Beautiful.

Wednesday, December 7, 2011

Snowversary

Two years ago this morning, Saint Mary's and the Bay Area woke up to a winter wonderland.

It's a once-in-a-generation sight: Snow in Gael land. The last time it happened was 1971.
Monday morning at 2am, I had snowball fights with friends, took pictures in the fluffy stuff, and eventually grabbed my video camera.


30 minutes of slow motion footage was edited down to a 3-minute music video pieced together at 4am. The computer worked it's magic overnight, I uploaded to youtube at 9am, posted a link online at 9:30, took a final, and two hours later had blown through campus like an avalanche. Staff, professors, friends had seen it and passed it on.

I got emails from dozens of people. People I hadn't heard from in years, some I'd never met. Newspapers posted it.

It's the most gratifying and humbling experience of my life.

What I'm most happy about is that today Gaels current and old, staff and students, classmates and strangers can watch the video and travel back in time to the cold, snowy morning before Finals. A time when magic was not only possible; it was real.

Sunday, December 4, 2011

Olden Times and Ancient Rhymes

Christmas is a magical time of family, friends, tradition, memories. It's an annual trip through time.

In the small town of Jacksonville, just 15 minutes from Medford, Christmas looks like it did 150 years ago. Storefronts are preserved in the Old West fashion they were originally built. Holly and lights are hung above every window and door. Carolers in Victorian garb stroll the town, chestnuts are roasted and sold, carriages carry travelers through the town.


The festivities kick off with a Victorian Christmas parade on the first Friday of December. On Friday, I had a live shot overlooking the parade route in Jacksonville. It was a fun way to wrap up the work week and kick off the holiday season.


It was in the low 30s and my camera operator and I kept warm by running inside between the live shots. The fog rolled in, and created a cloud blanket. But the parade-goers kept warm with free apple cider and holiday cheer. It's a fun, classic Christmas event. And I'll be back to enjoy it a bit more on the weekend.

Friday, December 2, 2011

Thanksgiving Weekend: A Visual Essay

I didn't take pictures of everything I did on Thanksgiving weekend, but most of it. Here's a look at the wonderful weekend that was.


Christmas trees trucked from Oregon to California.








Shasta under cloud cover. Looks pretty neat during sunset.








Drivetime. Benicia Bridge.









Facebook headquarters. I "like" it.









Tailgating. Tables, Chairs, BBQ, Beer, Football, Family.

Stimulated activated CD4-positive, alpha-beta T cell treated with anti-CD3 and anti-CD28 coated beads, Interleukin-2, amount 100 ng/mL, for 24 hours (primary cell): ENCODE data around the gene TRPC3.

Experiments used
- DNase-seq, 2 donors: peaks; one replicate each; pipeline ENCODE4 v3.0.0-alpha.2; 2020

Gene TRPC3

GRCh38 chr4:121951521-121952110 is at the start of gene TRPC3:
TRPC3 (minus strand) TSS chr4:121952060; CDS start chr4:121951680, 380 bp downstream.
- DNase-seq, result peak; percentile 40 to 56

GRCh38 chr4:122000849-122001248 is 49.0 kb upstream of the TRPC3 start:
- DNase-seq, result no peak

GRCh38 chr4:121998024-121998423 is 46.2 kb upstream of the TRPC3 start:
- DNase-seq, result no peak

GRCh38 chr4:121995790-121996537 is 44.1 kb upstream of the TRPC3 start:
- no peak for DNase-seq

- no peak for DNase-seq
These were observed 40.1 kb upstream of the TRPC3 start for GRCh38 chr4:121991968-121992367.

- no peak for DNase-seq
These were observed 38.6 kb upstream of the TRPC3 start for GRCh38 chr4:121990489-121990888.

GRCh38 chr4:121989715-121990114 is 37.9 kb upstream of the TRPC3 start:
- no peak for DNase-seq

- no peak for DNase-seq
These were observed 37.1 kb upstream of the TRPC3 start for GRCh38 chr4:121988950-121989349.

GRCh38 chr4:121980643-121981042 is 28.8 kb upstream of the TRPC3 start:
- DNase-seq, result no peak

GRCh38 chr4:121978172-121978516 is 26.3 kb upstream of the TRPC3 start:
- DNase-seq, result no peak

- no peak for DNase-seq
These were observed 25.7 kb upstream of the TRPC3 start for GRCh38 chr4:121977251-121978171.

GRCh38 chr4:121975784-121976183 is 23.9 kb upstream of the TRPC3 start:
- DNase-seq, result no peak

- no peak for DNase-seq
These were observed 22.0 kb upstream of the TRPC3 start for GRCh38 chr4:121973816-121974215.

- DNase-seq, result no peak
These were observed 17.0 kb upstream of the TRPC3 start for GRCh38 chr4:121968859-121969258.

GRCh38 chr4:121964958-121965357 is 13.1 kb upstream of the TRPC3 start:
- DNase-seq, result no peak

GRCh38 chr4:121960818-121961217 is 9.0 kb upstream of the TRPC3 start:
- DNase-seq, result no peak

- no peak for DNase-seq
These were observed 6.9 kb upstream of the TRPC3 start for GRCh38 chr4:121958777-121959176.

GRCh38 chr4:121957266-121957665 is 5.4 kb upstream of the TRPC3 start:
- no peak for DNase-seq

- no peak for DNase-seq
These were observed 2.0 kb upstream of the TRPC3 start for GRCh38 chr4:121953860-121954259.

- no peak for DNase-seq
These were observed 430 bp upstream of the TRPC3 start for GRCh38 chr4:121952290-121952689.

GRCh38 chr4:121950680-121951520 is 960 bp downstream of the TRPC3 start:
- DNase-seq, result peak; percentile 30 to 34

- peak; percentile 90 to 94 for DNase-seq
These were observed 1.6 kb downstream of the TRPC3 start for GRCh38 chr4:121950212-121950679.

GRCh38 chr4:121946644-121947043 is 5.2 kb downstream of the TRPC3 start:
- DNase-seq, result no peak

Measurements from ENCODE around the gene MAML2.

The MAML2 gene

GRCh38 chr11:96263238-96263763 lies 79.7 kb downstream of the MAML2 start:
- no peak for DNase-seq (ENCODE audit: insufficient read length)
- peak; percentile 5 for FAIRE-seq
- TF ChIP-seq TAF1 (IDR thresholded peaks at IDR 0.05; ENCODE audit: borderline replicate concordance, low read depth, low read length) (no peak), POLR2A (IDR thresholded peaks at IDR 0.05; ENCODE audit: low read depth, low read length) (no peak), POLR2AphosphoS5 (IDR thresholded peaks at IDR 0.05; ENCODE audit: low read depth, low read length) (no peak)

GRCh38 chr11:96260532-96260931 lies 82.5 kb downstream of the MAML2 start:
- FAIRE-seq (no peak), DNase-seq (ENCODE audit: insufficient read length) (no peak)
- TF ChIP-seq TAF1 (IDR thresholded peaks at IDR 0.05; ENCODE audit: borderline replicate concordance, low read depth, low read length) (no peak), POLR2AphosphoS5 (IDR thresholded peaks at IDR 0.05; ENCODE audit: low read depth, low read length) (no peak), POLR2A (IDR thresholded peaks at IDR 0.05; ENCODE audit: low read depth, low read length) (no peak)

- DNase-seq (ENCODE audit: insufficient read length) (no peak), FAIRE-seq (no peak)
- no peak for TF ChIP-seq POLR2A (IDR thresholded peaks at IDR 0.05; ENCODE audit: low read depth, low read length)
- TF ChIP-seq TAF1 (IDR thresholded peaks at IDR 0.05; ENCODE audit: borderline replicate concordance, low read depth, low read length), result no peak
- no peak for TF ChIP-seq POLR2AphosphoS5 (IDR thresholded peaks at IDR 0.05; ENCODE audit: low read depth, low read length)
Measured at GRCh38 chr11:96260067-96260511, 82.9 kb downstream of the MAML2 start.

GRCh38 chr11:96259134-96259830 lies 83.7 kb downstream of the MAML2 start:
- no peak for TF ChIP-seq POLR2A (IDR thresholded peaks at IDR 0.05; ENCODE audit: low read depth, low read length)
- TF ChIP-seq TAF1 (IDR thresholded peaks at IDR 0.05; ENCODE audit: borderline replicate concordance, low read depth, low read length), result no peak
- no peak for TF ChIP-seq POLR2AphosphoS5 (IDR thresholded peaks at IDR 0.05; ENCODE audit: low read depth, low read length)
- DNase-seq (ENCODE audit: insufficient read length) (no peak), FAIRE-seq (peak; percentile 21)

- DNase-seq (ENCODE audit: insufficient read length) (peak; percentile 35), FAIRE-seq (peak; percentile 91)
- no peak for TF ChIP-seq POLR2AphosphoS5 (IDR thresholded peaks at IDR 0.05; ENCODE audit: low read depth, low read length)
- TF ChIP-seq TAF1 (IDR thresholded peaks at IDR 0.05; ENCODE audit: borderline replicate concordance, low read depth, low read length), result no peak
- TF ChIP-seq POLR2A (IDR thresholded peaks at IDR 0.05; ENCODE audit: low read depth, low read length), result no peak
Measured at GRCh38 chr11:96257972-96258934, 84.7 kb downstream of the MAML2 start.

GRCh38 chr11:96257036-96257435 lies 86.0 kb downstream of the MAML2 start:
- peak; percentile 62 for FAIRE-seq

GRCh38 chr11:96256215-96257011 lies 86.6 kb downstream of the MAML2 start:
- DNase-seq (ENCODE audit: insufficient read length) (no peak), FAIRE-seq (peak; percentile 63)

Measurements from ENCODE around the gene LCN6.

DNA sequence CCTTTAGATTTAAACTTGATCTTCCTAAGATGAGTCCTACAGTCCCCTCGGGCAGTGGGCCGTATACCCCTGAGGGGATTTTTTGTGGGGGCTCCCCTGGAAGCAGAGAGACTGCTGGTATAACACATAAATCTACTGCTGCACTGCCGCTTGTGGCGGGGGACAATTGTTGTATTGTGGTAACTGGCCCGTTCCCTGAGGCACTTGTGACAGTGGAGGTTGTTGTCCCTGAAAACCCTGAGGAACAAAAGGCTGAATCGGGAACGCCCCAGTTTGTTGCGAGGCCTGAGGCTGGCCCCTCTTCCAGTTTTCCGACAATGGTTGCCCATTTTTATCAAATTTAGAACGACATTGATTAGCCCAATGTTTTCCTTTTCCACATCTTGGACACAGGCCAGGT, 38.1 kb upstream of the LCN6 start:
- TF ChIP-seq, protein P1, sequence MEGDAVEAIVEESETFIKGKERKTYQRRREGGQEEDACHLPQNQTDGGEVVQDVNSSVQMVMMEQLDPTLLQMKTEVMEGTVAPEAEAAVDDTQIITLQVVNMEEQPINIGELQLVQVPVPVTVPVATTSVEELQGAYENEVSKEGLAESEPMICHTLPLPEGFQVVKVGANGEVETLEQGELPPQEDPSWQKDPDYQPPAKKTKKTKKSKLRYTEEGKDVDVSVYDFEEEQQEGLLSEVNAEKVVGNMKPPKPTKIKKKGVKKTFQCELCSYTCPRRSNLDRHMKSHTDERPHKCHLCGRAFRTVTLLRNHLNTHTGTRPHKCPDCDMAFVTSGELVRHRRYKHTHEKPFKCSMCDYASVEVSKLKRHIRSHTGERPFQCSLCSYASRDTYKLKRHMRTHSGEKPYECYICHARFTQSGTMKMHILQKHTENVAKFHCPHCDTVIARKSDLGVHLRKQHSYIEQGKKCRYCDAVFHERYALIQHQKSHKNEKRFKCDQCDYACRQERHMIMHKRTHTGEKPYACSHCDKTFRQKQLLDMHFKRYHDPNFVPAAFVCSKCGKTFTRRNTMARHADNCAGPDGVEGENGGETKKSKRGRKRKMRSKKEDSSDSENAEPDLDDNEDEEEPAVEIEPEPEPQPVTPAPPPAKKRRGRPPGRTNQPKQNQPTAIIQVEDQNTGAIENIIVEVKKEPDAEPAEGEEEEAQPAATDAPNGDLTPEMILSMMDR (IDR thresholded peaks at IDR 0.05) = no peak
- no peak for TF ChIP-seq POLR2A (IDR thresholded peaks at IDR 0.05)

And half a dozen kinds of chips.








Pops.








Kevin is smart.












Fully stocked.








Good times abound.








Tree and santa and Kevin.








Good form, kid.












video



Eldest and youngest Navarro.












Master of the flame.












Grillin' on the ground.












Smoke monster.












How to stay warm in the grove.












Rummer up to be our Christmas photo.









Hoover Tower. Not named for the vacuum cleaner guy.












First Row, Second Deck, between the Uprights. Navarro suite.









Crazy Cardinal fan.









If I wasn't a Stanford fan, I'd be an Irish fan.









Gameday.









Loco for Luck.












All right now.









Kickoff.









Lots of Tebowing.









Candid.









Casa Navarro at Christmas.








Free return by January 31st.








Hutch.












"Some of the decorations are creepy." -Dad












Where to, dog?









Milestone on drive back.







Thanksgiving Thursday and Black Friday

It's my first Thanksgiving spent away from home. I was working on Thursday so co-workers who have husbands and wives and kids and families could spend time with them. Also, so I could get holiday pay. But mostly the first.

However, I didn't have to completely give up the Thanksgiving feast. Our meteorologist, and local celebrity, Scott Lewis hosts an annual treat for NewsWatch 12ers: The Orphan Dinner. Anyone who is working or can't travel home can have a homecooked meal at Scott and his wife's house. Turkey, stuffing, mashed potatoes, green beans, sweet potatoes, gravy, cranberries, pies, wine (I ate all but one of these. Which one was it?) It was fantastic to have the traditional dinner with friends and co-workers. I appreciated it, and I'm sure my family did, too.